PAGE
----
Swedish Massage

The most common type of massage is Swedish massage therapy. It involves soft, long, kneading strokes, as well as light, rhythmic, tapping strokes, on topmost layers of muscles. This is also combined with movement of the joints. By relieving muscle tension, Swedish therapy can be both relaxing and energizing. And it may even help after an injury.

The four common strokes of Swedish massage are:

Effleurage – a smooth, gliding stroke used to relax soft tissue

Petrissage – the squeezing, rolling, or kneading that follows effleurage

Friction – deep, circular movements that cause layers of tissue to rub against each other, helping to increase blood flow and break down scar tissue

Tapotement – a short, alternating tap done with cupped hands, fingers, or the edge of the hand


Neuromuscular Therapy Massage

Neuromuscular therapy is a form of soft tissue manipulation that aims to treat underlying causes of chronic pain involving the muscular and nervous systems. This medically-oriented form of massage addresses trigger points (tender muscles points), circulation, nerve compression, postural issues, and biomechanical problems that can be caused by repetitive movement injuries.


Sports Massage

Developed to help with muscle systems used for a particular sport, sports massage uses a variety of approaches to help athletes in training – before, during, or after sports events. You might use it to promote flexibility and help prevent injuries. Or, it may help muscle strains, aiding healing after a sports injury.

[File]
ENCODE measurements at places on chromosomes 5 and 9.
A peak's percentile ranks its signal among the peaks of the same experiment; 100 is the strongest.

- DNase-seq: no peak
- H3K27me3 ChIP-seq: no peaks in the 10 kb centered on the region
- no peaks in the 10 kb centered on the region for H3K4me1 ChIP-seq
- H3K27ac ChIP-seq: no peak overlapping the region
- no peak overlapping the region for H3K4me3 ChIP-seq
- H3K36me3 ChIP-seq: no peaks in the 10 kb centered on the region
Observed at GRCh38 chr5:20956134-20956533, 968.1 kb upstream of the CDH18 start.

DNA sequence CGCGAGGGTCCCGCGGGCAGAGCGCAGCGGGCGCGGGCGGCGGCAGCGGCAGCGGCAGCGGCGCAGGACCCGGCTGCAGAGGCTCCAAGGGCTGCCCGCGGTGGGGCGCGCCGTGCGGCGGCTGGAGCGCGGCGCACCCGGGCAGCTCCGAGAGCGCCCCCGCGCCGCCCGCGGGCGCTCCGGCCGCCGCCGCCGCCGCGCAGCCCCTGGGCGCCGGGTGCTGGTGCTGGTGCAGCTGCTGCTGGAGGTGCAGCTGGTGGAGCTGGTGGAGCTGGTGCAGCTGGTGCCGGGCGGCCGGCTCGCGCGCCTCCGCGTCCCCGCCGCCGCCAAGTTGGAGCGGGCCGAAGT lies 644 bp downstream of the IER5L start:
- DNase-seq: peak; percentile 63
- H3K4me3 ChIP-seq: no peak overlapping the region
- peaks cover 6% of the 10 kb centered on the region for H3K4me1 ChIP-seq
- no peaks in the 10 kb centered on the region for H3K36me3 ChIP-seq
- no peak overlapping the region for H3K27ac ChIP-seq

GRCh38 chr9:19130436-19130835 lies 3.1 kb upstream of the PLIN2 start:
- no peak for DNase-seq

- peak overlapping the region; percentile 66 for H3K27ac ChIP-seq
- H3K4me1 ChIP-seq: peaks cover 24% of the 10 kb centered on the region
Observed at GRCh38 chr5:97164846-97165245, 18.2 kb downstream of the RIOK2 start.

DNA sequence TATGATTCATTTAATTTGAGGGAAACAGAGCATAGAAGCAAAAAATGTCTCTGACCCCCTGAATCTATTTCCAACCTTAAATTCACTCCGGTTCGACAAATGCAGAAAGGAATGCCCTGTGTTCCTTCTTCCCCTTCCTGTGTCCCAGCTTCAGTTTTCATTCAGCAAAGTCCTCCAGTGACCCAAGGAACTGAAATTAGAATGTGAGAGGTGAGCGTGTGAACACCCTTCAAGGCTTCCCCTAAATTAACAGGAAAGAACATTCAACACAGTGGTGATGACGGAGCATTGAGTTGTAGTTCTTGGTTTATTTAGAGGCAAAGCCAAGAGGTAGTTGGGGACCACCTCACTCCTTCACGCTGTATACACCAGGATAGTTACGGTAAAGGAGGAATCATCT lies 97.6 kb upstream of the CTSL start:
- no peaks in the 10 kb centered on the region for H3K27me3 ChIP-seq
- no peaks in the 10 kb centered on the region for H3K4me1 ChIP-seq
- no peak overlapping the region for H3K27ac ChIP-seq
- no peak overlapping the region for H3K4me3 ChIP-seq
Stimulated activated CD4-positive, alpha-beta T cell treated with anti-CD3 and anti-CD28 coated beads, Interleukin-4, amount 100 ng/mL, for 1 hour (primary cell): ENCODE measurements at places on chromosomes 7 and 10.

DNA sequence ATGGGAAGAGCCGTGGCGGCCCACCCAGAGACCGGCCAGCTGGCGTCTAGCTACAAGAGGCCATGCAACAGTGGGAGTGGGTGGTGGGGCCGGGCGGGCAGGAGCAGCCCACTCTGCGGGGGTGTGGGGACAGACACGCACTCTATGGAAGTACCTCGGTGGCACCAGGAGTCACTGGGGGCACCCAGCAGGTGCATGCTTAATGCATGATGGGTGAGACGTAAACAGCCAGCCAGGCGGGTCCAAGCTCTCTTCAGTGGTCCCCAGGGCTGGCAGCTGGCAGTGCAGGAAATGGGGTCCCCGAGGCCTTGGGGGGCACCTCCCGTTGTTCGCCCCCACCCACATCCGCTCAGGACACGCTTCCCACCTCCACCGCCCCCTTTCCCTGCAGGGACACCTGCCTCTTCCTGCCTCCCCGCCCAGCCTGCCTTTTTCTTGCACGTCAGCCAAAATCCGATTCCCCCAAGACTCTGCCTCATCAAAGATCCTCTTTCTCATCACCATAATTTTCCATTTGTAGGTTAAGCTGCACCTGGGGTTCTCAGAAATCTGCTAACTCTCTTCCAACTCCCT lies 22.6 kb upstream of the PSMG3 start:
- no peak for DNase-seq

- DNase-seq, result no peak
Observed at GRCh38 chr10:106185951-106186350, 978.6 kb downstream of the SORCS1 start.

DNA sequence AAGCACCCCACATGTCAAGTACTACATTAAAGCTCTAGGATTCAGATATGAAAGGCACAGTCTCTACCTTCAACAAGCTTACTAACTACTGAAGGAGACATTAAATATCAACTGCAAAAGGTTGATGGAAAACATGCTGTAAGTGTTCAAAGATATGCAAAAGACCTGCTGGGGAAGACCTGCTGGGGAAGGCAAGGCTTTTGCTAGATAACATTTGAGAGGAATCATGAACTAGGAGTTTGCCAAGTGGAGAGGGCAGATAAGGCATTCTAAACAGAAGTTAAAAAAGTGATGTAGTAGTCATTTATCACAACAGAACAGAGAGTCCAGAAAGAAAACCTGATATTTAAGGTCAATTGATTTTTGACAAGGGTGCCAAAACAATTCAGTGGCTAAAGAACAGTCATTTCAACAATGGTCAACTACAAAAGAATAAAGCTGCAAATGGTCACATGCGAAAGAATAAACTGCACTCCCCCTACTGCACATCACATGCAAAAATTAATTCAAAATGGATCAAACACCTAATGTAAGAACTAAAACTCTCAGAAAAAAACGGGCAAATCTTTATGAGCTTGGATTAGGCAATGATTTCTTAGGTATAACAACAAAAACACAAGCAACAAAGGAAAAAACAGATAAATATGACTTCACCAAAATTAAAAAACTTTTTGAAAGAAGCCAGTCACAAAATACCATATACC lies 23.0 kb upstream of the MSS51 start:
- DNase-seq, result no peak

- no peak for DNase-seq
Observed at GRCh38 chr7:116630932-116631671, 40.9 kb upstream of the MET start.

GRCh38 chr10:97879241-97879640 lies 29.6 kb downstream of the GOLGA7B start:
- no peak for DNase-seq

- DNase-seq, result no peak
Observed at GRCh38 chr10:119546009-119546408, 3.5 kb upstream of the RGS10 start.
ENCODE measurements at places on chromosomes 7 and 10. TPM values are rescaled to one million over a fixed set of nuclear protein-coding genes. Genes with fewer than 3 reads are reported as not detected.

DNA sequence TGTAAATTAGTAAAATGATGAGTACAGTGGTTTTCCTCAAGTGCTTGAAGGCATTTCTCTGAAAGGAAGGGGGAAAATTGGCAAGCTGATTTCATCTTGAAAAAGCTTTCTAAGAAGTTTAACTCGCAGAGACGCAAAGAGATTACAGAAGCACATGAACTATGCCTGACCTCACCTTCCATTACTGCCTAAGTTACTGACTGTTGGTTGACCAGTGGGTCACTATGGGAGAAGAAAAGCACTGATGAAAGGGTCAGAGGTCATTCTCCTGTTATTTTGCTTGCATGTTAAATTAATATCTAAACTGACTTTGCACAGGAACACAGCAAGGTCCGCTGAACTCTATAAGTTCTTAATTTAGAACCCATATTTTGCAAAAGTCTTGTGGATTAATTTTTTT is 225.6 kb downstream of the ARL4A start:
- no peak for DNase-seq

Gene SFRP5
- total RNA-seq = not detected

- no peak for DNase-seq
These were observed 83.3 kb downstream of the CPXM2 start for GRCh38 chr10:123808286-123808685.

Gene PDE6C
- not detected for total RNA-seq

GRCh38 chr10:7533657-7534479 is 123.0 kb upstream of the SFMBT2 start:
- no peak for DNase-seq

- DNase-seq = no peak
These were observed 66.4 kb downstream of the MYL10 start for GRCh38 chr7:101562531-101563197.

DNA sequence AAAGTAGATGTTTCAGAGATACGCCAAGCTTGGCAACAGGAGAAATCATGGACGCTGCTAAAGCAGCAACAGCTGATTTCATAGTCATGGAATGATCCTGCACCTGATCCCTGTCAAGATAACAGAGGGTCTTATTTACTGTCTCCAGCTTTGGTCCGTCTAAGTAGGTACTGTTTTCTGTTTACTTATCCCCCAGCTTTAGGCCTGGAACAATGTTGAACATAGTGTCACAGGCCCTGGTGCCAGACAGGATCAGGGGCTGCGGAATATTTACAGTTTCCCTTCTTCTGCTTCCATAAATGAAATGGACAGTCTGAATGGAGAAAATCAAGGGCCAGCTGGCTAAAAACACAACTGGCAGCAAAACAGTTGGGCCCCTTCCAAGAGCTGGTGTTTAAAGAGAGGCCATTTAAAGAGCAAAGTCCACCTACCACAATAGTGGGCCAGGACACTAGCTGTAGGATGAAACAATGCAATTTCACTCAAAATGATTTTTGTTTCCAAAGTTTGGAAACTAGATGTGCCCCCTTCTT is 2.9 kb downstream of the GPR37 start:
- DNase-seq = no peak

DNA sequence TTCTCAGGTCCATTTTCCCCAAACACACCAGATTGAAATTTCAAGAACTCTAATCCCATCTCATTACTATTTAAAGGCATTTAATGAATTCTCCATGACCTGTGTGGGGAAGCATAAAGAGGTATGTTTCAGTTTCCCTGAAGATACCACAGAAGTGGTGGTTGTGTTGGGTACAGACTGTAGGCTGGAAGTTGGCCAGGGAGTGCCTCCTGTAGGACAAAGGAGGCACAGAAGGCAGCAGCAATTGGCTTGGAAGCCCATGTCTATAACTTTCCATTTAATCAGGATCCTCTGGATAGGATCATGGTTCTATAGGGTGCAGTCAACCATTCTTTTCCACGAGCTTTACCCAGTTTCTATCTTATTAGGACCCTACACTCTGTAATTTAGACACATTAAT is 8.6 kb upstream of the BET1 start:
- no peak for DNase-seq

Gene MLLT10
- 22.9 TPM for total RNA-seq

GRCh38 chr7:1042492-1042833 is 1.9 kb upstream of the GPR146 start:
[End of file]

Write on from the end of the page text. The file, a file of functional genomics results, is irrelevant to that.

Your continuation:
Deep Tissue Massage

Deep tissue massage is best for giving attention to certain painful, stiff “trouble spots” in your body. The massage therapist uses slow, deliberate strokes that focus pressure on layers of muscles, tendons, or other tissues deep under your skin. Though less rhythmic than other types of massage, deep tissue massage can be quite therapeutic – relieving chronic patterns of tension and helping with muscle injuries, such as back sprain.


Thai Massage

During a Thai massage, the therapist uses his or her body to move the client into a variety of positions. This type of massage includes compression of muscles, mobilisation of joints, and acupressure. Thai massage therapy is mat based and the client remains fully clothed throughout.



What Are the Health Benefits of Massage?

Many types of massage offer benefits beyond simple relaxation. Here are just a few of the health problems that may benefit from massage. The treating physiotherapist will advise you before using massage therapies.

Back pain – Studies have shown the effectiveness of massage therapy for back and multiple joint pain.

Osteoarthritis – In the first clinical trial looking at the effectiveness of Swedish massage for knee osteoarthritis, participants who received a one-hour massage either one or two times a week had improvements in pain, stiffness, and function. The control group had no such change.

Headache – Headache also responds to massage therapy. Massage therapy can be useful in the treatment of migraines a person has and also to improve sleep.

Anxiety – Massage therapy has been known to alleviate anxiety by increasing the release of ‘happy hormones’, and can also help to reduce depression.

Cancer – Used as a complement to traditional, Western medicine, massage can promote relaxation and reduce cancer symptoms or side effects of treatment. It may help reduce pain, swelling, fatigue, nausea, or depression, for example, or improve the function of your immune system.


To book an appointment, or for more information on massage treatments, please call us on 07739 423163.